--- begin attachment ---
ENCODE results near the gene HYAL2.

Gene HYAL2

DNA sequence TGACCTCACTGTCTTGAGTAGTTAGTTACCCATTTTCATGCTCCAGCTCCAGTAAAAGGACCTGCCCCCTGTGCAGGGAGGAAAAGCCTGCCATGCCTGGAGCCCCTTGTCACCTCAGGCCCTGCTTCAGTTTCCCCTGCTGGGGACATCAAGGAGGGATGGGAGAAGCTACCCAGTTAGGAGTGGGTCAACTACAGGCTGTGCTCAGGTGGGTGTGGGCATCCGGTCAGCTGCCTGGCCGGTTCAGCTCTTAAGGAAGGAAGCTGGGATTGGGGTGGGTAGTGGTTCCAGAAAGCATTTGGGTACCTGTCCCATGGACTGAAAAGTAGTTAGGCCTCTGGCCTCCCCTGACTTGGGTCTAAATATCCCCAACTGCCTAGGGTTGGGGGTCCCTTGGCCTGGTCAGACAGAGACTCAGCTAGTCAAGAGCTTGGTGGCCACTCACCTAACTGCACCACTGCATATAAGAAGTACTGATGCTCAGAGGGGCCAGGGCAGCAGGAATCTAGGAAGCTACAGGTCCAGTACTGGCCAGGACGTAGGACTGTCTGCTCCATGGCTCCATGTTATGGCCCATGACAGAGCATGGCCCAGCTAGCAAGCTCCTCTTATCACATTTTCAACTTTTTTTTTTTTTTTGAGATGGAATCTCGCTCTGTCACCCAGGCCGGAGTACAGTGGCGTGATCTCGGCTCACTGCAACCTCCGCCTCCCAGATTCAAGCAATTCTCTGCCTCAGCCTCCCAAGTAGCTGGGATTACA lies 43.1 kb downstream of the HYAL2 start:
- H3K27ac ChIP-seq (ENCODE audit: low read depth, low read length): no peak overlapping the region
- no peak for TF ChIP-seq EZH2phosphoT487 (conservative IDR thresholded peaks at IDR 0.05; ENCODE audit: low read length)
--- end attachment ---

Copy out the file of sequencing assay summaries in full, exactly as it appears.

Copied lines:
ENCODE results near the gene HYAL2.

Gene HYAL2

DNA sequence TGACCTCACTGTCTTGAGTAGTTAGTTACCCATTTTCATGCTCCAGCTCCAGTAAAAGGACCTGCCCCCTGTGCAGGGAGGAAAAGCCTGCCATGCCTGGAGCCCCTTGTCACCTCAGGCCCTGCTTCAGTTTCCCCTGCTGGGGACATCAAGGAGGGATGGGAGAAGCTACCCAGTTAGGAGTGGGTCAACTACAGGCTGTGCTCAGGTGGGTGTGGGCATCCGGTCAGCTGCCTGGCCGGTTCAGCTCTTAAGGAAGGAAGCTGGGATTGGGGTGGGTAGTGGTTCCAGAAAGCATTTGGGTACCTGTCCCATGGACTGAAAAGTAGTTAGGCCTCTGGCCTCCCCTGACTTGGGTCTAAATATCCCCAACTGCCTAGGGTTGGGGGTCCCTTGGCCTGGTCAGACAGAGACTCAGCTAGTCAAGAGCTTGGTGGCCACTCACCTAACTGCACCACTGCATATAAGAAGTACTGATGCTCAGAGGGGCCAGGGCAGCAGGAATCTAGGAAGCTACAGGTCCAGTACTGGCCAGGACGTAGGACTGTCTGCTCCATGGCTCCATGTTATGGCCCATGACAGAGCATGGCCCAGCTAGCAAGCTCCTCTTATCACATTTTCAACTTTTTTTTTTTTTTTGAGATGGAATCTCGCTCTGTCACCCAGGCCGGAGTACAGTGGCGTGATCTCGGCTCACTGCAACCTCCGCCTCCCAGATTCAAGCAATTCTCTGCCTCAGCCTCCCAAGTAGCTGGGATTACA lies 43.1 kb downstream of the HYAL2 start:
- H3K27ac ChIP-seq (ENCODE audit: low read depth, low read length): no peak overlapping the region
- no peak for TF ChIP-seq EZH2phosphoT487 (conservative IDR thresholded peaks at IDR 0.05; ENCODE audit: low read length)